This surprising admission makes sense given the intertwining of Christianity and legal history in the centuries before the American Revolution. As professor John Witte Jr. noted, “every one of the guarantees in the 1791 Bill of Rights had already been formulated in the prior two centuries—by [Reformed] theologians and jurists among others.”
This is not surprising when one realizes that the groundwork was laid through axioms taken for granted today but pronounced over 200 years before the Revolution: “that peoples…are not created for their rulers, but rulers rather for their people” (Theodore Beza, Right of Magistrates, 1574).
What made early America great? What made early America great?, Was it our economic industry or political fortitude? Or were these the fruit of something greater? What can we do today to replicate that greatness? It was Morality and more.
First, virtue can make America great again.
Many today try to push back against the Progressive onslaught through political and social policy, but the early American leaders would want something more fundamental: virtue. Moral integrity. Uprightness.
“A state is nothing more than a reflection of its citizens; the more decent the citizens, the more decent the state.” Reagan
“The only foundation for… a republic is to be laid in Religion. Without this there can be no virtue, and without virtue there can be no liberty, and liberty is the object and life of all republican governments.” Rush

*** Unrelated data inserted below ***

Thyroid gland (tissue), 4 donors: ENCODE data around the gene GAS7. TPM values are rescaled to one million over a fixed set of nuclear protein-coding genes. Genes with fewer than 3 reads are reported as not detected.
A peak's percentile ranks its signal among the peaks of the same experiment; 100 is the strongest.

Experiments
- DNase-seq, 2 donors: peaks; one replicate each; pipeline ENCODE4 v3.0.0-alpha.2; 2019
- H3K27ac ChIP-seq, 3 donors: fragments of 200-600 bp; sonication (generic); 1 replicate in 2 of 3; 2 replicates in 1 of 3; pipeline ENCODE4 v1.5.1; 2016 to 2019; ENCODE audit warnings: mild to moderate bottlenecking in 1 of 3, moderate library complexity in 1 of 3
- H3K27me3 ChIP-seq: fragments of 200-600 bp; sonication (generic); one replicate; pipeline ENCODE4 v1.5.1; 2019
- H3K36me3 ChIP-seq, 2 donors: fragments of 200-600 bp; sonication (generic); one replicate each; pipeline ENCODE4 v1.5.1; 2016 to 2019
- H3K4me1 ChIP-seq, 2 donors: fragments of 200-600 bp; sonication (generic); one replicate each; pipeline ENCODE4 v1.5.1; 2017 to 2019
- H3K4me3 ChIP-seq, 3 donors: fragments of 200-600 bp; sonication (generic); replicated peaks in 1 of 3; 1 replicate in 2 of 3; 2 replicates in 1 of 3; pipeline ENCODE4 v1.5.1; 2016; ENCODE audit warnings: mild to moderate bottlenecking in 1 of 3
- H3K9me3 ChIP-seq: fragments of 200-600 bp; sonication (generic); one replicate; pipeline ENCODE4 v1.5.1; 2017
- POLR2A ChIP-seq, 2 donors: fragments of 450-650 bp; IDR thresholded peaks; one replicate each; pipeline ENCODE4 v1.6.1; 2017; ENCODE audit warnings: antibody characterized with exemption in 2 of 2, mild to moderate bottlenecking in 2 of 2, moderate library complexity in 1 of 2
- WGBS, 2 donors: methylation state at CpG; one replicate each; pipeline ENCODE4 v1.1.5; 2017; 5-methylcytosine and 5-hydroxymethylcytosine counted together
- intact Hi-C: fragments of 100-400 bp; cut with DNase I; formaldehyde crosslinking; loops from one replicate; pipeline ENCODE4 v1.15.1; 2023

“Without morals a republic cannot subsist any length of time; they therefore who are decrying the Christian religion, whose morality is so sublime and pure…which insures to the good eternal happiness, are undermining the solid foundation of morals, the best security for the duration of free governments.” Charles Carrol
As a pastor I would argue that such morality is best rooted in a Christian approach to life–a worldview.
History–at least the history of America, certainly bears out the assertion that the power of Christianity is needed in developing and maintaining a virtuous society.
This leads to the second lesson to make modern America great again: she needs a morality based upon Christian beliefs.